Labor’s Spokesperson for Regional Communications, Stephen Jones has slammed Senator Fiona Nash’s assertion that regional Australians don’t need access to the same internet speeds as our major cities.
The Productivity Commission has today identified access to the NBN as critical for regional and remote communities:
The National Broadband Network, for example, is Australia’s largest infrastructure project. The uniform pricing strategy adopted for broadband services across regions is aimed at significantly narrowing the digital divide between rural, regional and urban Australia. Broadband is a fundamental enabler of distant trade in goods and services, allowing non-urban communities to find new markets in Australia and overseas.
For the Federal Minister for Regional Communications to sell regional Australia short like this is astounding.
Regional Australians should not be treated like second class citizens in Australia’s digital economy – but under the Turnbull Government, that’s exactly what is happening.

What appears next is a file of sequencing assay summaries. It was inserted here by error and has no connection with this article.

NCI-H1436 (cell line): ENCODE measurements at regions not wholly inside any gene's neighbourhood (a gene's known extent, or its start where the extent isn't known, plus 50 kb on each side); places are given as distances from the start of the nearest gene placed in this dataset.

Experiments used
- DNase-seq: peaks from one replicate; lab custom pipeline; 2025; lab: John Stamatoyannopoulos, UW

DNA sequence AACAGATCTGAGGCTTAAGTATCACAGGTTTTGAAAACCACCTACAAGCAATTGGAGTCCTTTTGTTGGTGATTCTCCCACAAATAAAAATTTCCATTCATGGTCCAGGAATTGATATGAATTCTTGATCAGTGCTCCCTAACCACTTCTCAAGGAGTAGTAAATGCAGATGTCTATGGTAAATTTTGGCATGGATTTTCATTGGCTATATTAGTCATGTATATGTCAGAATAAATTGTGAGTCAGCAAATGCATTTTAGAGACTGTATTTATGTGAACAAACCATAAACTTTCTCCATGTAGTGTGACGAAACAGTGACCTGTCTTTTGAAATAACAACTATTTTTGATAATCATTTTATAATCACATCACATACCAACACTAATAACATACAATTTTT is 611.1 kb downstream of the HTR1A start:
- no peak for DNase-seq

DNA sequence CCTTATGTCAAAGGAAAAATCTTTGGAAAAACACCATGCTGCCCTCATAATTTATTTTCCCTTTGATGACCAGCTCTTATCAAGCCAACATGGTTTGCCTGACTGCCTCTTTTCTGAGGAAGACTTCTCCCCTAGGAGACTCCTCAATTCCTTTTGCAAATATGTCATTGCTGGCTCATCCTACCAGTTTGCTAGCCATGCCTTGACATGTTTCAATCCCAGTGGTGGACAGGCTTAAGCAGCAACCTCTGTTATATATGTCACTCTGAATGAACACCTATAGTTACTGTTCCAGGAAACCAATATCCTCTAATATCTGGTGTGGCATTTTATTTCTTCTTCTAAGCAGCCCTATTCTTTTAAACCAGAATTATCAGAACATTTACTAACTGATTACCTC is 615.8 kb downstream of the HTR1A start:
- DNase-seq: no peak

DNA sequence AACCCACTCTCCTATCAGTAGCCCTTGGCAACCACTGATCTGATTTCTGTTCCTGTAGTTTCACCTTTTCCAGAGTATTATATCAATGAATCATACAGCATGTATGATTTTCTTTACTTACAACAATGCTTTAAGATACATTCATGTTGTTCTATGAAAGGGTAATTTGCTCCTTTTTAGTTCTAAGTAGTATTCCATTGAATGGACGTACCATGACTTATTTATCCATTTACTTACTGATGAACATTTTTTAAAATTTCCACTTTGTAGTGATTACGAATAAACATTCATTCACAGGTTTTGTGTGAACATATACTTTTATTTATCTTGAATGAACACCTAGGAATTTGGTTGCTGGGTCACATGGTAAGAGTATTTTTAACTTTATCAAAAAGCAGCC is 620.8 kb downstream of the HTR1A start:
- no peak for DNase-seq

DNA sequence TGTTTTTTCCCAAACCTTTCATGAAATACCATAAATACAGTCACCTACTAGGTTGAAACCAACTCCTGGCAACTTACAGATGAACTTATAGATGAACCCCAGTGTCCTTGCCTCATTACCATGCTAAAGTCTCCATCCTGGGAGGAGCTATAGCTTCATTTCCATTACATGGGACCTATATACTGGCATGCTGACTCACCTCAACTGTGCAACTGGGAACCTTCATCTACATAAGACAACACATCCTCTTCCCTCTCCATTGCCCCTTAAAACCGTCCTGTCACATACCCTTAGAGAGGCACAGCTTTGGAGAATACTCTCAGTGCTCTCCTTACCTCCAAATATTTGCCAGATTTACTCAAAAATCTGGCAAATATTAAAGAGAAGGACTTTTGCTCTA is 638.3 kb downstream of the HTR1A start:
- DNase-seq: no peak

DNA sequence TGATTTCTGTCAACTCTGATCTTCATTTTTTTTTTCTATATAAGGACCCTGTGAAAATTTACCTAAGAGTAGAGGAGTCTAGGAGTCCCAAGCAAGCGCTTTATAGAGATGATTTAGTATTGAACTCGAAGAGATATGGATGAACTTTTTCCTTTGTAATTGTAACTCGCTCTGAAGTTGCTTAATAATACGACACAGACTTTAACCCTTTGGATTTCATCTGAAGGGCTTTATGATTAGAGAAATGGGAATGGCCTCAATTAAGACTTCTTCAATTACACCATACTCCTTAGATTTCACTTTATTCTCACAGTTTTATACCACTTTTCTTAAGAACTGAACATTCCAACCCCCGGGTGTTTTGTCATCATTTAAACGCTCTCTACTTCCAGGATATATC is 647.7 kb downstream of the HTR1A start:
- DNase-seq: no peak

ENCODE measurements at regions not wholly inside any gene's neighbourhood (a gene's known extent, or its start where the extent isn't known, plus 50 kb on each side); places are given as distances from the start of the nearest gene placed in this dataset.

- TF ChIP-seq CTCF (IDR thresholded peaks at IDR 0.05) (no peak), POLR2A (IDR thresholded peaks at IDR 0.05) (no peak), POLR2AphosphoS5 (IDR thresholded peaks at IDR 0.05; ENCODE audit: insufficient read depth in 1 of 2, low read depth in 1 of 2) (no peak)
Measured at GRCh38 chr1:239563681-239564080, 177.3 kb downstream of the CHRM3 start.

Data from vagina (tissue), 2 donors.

The Coalition’s second rate “copper” NBN is a disaster for regional Australia
It is a far cry from the fibre optic NBN that Labor had planned for.
Labor’s fibre optic NBN would have delivered an equivalent service to all regional towns with more than 1,000 premises and the cities – to 93% of Australia.
Labor committed over $12 billion in investment to bring better broadband to regional Australia through the NBN, yet so much of this has been wasted by the Turnbull Government.
This sentiment is shared by the experts.
At this week’s Joint Standing Committee on the National Broadband, Professor Rod Tucker elaborated on his description of the copper NBN as a national tragedy, and said by the time the NBN roll out is complete; the technology will already be obsolete.
Further, Associate Professor Mark Gregory told the Committee that the government’s decision to roll out copper FTTN technology could have wiped about 50 percent of the value of the NBN, and that it was vital for regional Australia to have FTTP technology.
Regional communities deserve communications that are fit for the future, rather than entrenching a network that excludes country Australian’s from the digital economy.
Senator Nash should be demanding the same access for the bush. It’s her job.